In the jargon of contemporary homosexual culture, those who hide their sexual identities are referred to as either closeted or said to be in the closet. Revealing one's homosexuality is referred to as coming out. Clinical experience with gay patients reveals hiding and revealing behaviors to be psychologically complex.
In the developmental histories of gay men and women, periods of difficulty in acknowledging their homosexuality, either to themselves or to others, are often reported. Children who grow up to be gay rarely receive family support in dealing with antihomosexual prejudices. On the contrary, beginning in childhood--and distinguishing them from racial and ethnic minorities--gay people are often subjected to the antihomosexual attitudes of their own families and communities (Drescher et al., 2004). Antihomosexual attitudes include homophobia (Weinberg, 1972), heterosexism (Herek, 1984), moral condemnations of homosexuality (Drescher, 1998) and antigay violence (Herek and Berrill, 1992). Hiding activities learned in childhood often persist into young adulthood, middle age and even senescence, leading many gay people to conceal important aspects of themselves.
Closeted individuals frequently cannot acknowledge to themselves, let alone to others, their homoerotic feelings, attractions and fantasies. Their homosexuality is so unacceptable that it must be kept out of conscious awareness and cannot be integrated into their public persona. Consequently, these feelings must be dissociated from the self and hidden from others.
If and when same-sex feelings and attractions can no longer be kept out of consciousness, the individual becomes homosexually self-aware. Individuals to whom this happens can acknowledge some aspect of their homosexuality to themselves. While homosexually self-aware people might consider accepting and integrating these feelings into their public persona, acceptance is not a pre-determined outcome. For example, a religious, homosexually self-aware man may choose a celibate life to avoid what, for him, would be the problematic integration of his religious and sexual identities…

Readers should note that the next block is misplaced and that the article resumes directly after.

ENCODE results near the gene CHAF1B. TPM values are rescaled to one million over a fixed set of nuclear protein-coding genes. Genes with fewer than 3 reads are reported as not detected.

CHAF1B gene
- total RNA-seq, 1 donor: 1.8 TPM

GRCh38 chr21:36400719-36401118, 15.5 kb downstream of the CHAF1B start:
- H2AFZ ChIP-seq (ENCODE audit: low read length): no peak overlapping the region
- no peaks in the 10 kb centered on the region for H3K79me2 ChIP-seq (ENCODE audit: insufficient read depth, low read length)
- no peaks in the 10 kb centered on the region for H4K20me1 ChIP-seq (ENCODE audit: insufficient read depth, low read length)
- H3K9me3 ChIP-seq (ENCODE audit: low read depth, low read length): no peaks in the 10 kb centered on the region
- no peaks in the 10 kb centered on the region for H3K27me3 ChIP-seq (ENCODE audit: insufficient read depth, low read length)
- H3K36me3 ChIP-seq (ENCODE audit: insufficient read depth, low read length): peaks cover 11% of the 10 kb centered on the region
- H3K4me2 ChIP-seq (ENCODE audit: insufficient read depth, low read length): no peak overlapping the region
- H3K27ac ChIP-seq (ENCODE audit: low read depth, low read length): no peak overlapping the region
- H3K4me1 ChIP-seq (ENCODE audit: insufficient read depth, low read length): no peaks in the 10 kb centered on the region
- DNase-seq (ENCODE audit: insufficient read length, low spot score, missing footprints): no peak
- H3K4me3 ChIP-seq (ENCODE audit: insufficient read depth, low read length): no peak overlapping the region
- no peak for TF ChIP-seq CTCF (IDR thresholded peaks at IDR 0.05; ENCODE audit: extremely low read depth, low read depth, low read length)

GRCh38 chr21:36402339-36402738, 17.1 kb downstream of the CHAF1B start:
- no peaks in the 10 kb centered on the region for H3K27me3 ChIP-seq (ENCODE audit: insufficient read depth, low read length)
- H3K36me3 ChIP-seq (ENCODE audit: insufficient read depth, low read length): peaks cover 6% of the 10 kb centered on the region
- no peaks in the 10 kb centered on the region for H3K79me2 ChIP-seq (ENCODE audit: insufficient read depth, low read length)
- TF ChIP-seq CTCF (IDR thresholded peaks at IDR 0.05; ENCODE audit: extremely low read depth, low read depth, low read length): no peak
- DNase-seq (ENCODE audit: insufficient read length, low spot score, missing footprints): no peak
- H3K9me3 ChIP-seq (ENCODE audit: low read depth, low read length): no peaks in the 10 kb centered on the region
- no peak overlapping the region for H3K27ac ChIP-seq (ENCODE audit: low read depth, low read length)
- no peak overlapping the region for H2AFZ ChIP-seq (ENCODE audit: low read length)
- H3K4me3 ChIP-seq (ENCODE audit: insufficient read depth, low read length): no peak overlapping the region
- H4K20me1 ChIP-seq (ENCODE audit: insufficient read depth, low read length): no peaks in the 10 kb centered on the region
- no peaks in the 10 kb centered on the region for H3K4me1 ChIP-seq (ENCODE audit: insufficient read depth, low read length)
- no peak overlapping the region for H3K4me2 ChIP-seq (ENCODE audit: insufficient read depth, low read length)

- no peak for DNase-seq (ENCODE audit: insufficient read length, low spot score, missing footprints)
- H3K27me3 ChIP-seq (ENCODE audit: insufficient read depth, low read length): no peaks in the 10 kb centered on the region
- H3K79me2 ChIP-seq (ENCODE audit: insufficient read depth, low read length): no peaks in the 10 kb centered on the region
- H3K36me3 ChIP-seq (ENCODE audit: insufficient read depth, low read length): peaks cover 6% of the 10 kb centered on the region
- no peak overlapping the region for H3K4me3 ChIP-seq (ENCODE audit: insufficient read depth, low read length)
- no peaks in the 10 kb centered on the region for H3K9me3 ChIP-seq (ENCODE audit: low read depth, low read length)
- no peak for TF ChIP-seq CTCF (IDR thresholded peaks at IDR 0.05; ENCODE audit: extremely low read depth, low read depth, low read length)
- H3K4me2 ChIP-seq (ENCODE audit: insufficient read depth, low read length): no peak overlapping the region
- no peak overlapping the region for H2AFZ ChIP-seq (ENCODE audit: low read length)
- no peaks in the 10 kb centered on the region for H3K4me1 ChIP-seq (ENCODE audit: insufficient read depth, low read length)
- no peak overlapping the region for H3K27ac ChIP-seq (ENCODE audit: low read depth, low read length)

What psychological mechanisms facilitate separating one's sexual identity from the rest of one's persona? Sullivan's (1956) concept of dissociation may be illuminating, particularly its most common aspect: selective inattention. A ubiquitous, nonpathological process, selective inattention makes life more manageable, like tuning out the background noise on a busy street. However, through dissociation of anxiety-provoking knowledge about the self, a whole double life can be lived and yet, in some ways, not be known. Clinical presentations of closeted gay people may lie somewhere in severity between selective inattention--most commonly seen in the case of homosexually self-aware patients thinking about "the possibility" that they might be gay--to more severe dissociation--in which any hint of same-sex feelings resides totally out of conscious awareness. More severe forms of dissociation are commonly observed in married men who are homosexually self-aware but cannot permit the thought of themselves as gay (Roughton, 2002). Read complete paper – by By Jack Drescher, M.D.
Jack Drescher, M.D. Website
Jack Drescher, MD, is a psychiatrist and psychoanalyst in private practice in New York City.
Dr. Drescher is a leader in his profession. He is a Distinguished Fellow of the American Psychiatric Association, and served as a Consultant to APA’s Committee on Public Affairs (2007-2009). He is a member of the DSM-V Workgroup on Sexual and Gender Identity Disorders. He is a past Chair (2000-2006) of APA’s Committee on GLB Issues and a Past President of APA’s New York County Branch. He is currently the Co-Editor of AppleSource, the newsletter of the NYC DB of the APA. He is President-Elect of the Group for Advancement of Psychiatry, and a Past Trustee of both the Accreditation Council for Psychoanalytic Education and the American Academy of Psychoanalysis and Dynamic Psychiatry. He is a member of numerous distinguished psychiatric, medical and scientific organizations, including The American College of Psychiatrists and the New York Academy of Medicine.
Dr. Drescher is a teacher and educator. He is a Training and Supervising Analyst at the William Alanson White Institute in New York, Clinical Associate Professor of Psychiatry & Behavioral Sciences at New York Medical College, and Adjunct Clinical Assistant Professor at New York University's Postdoctoral Program in Psychotherapy and Psychoanalysis. Read more - Jack Drescher, M.D. Website